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In two months, we'll be standing at the end of the world with a map in our hands thinking, "Seriously? 16,000 miles?!" And about 3 months later, after battling through strong winds and rough roads, we should be in Santiago and, again, with a map and thinking, "That's all? 14,000 miles to go?" So, it's not surprising that many people have been asking us lately what our strategy is for attacking this colossal distance. Afterall, it's like crossing the United States five times consecutively!
Here is our strategy:
#1: The Tortoise and The Hare
All maps of North America will be off limits for at least the first six months. The way we are planning to tackle this ride is by keeping the one-day-at-a-time mentality. When we rode across the United States in 2009, we typically rode between 30 to 70 miles a day, feeling very comfortable with the 50 to 60 miles per day range, and we took rest days every couple of days. We plan to incorporate this same approach to our Americas ride, with perhaps a few modifications.
You see, in 2009, we took our days casually, typically clipping into the pedals around 11 o'clock in the morning. However, we were held accountable to a hard and fast end-date: we had to be in the Outer Banks of North Carolina by September 19th to coincide with Christi's family vacation. This meant that (1) the bulk of our daylight hours (once on the bike) consisted solely of pedaling to our next destination and (2) we had no time for side excursions or sightseeing.
For The Americas, we still plan to average 50-mile days, but we're planning to get on the bike earlier in the morning, allowing for more breaks, more opportunities to meet people, and more time to get to our next camp before it gets too dark for Tauru to see. Besides, a stuffy tent bright with the morning sun gives little reason to linger.
When you're on the bike at 9 am and your only objective for the day is to get to the next town, life is pretty simple. We can ride about 50 miles in 4 hours given the perfect conditions, but having a full 8 hours of riding will allow for the less-than-perfect conditions that we are sure to encounter. If we can ride 60 to 70 miles in a day, that will give us more time for touristy activities. And if we only manage to ride 20 miles in a day because of hills and headwinds, well, no big deal. Such is the way of the road.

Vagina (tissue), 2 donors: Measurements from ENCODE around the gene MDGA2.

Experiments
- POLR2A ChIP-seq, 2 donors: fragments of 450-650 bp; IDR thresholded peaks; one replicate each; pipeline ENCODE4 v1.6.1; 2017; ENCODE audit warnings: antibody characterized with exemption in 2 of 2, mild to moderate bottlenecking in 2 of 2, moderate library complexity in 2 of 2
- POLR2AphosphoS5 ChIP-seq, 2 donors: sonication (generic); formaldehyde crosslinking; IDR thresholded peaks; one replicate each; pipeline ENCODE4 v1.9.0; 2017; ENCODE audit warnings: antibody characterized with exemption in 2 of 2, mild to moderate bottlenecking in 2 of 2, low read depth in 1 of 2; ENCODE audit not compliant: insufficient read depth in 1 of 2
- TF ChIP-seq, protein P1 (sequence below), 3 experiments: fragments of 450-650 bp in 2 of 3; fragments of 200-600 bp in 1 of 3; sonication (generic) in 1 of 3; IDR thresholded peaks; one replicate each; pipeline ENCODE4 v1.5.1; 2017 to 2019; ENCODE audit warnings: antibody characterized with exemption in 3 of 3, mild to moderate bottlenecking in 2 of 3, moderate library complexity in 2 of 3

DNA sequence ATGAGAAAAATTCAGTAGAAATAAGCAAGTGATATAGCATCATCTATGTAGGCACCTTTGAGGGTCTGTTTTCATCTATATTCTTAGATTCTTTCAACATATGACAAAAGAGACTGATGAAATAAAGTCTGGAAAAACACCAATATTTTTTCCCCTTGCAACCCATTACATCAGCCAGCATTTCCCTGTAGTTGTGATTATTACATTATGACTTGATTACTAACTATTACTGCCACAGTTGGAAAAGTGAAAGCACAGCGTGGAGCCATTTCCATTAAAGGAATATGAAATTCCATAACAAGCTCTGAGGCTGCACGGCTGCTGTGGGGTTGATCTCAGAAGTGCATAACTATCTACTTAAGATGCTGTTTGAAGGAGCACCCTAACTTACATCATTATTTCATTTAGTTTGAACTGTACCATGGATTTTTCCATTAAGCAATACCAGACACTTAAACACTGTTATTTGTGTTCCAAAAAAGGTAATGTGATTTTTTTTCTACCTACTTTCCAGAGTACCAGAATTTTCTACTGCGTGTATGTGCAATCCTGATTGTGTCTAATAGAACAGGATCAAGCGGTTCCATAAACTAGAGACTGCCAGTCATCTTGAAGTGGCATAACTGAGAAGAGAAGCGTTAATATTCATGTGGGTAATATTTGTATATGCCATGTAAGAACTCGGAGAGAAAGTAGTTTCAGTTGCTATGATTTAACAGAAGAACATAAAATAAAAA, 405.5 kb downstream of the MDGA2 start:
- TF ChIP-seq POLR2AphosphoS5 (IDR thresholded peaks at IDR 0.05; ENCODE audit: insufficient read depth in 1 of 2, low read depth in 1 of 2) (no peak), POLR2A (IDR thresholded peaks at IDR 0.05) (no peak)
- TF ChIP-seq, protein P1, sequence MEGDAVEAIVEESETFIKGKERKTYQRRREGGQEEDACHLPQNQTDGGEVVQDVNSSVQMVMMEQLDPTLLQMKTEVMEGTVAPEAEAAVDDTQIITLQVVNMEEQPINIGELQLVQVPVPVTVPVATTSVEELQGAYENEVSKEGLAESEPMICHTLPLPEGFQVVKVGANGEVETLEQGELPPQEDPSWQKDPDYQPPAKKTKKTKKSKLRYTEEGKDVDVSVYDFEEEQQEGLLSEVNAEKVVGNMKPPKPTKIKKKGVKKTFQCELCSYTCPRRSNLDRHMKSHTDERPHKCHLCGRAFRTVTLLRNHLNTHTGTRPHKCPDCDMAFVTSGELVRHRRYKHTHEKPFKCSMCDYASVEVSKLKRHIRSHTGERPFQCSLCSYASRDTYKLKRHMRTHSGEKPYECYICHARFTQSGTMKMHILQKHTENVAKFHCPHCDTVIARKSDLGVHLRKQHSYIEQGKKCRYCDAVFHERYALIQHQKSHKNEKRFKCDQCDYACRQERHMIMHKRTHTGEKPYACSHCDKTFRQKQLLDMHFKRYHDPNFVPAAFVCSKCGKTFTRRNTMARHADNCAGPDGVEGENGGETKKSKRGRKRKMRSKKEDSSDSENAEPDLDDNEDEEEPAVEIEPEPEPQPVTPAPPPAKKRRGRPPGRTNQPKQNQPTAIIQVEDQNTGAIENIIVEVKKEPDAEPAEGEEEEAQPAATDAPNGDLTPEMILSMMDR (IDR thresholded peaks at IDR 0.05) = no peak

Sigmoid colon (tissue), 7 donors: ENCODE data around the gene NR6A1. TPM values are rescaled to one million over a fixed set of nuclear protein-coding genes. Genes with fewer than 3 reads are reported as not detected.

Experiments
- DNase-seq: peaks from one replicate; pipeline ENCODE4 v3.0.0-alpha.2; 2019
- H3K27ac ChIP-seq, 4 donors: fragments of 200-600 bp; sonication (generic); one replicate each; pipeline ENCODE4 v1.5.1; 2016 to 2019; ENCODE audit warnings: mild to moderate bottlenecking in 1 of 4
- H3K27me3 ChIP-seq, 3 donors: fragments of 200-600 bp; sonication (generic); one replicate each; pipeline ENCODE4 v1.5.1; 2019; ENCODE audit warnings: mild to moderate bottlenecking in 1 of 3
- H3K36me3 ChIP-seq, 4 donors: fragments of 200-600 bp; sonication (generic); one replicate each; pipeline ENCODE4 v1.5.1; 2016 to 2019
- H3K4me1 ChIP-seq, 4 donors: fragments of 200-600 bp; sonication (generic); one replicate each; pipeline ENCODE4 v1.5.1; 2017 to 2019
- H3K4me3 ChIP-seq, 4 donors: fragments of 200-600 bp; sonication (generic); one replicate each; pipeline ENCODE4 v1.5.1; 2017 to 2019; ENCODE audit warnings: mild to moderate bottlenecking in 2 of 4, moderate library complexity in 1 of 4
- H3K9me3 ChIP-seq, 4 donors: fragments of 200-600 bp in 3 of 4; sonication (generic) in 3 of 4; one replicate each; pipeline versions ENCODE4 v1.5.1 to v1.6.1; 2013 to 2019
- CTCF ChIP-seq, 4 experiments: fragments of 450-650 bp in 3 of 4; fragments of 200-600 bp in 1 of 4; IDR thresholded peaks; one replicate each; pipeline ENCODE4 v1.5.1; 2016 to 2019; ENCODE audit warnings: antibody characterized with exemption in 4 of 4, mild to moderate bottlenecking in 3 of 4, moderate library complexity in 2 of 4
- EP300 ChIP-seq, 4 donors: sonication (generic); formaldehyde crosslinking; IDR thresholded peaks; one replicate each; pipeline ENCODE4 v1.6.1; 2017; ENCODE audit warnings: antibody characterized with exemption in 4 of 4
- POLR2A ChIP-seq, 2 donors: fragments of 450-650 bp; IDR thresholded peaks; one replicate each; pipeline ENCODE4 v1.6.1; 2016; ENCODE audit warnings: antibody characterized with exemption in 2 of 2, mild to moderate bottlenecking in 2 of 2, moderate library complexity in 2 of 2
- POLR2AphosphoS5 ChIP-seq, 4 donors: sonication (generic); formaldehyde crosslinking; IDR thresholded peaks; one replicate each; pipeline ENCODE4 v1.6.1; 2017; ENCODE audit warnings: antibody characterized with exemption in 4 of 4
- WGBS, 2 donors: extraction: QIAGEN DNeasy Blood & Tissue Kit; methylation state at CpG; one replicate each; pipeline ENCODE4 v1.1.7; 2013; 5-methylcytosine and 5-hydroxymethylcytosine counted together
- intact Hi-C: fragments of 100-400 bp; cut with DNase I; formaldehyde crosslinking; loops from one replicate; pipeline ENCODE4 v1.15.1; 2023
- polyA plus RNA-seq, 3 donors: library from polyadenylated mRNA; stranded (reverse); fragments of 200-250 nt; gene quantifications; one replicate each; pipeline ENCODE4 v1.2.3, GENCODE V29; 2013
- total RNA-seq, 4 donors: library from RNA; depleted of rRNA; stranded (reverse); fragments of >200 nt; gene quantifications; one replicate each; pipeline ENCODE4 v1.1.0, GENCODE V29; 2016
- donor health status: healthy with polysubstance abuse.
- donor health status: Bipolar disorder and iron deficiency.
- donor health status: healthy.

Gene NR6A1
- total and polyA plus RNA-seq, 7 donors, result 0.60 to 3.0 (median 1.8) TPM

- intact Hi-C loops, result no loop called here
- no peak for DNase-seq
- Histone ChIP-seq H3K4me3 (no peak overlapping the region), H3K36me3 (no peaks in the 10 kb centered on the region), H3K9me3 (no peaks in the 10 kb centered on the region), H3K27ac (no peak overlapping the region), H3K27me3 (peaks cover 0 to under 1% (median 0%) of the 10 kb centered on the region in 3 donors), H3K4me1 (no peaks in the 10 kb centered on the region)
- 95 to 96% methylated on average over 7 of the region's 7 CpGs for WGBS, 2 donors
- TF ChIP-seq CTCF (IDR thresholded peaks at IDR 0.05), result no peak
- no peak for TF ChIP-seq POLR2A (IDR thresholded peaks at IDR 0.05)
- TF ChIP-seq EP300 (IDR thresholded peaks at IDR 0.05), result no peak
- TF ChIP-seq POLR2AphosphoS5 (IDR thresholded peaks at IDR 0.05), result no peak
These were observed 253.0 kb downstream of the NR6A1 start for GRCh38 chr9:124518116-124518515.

#2: Positive Thinking
This isn't a race. This isn't even a rally. This ride should take about 18 months to complete assuming all goes well. This will be our lifestyle! If we are feeling good, we'll ride. If we are in pain, we'll stop. If we wake up sore or sick, we'll do something else that day. It's that easy!
Sure, 16,000 miles (~26,000 kilometers) is a really long way to go, but we'll get there. In 2009, our highest-mileage day rang in at just over 82 miles (and that was with a late start!). Sure, we were beat by the time we pitched our tent in the Walmart parking lot in Hopkinsvilles, Kentucky. Sure, Christi would have happily passed out without supper if it weren't for the fact that Tauru was so excited about the cheap fried chicken. But the next morning, we woke up, hopped back on the bike, and our legs did what they knew best: pedaled on for another 75 miles.
#3: Travel the World
Not only is this a bike trip, it's also an intimate and interactive exploration of the Americas; one in which we share our story of blindness and adventure in return for experiences, scenery, and stories from people with lives different from or similar to our own. Traveling is what we do; it's what we love. From tasting empanadas to watching a farmer herd llamas, this journey is sure to have much in store to keep our minds fully occupied with thoughts entirely unrelated to the bike.
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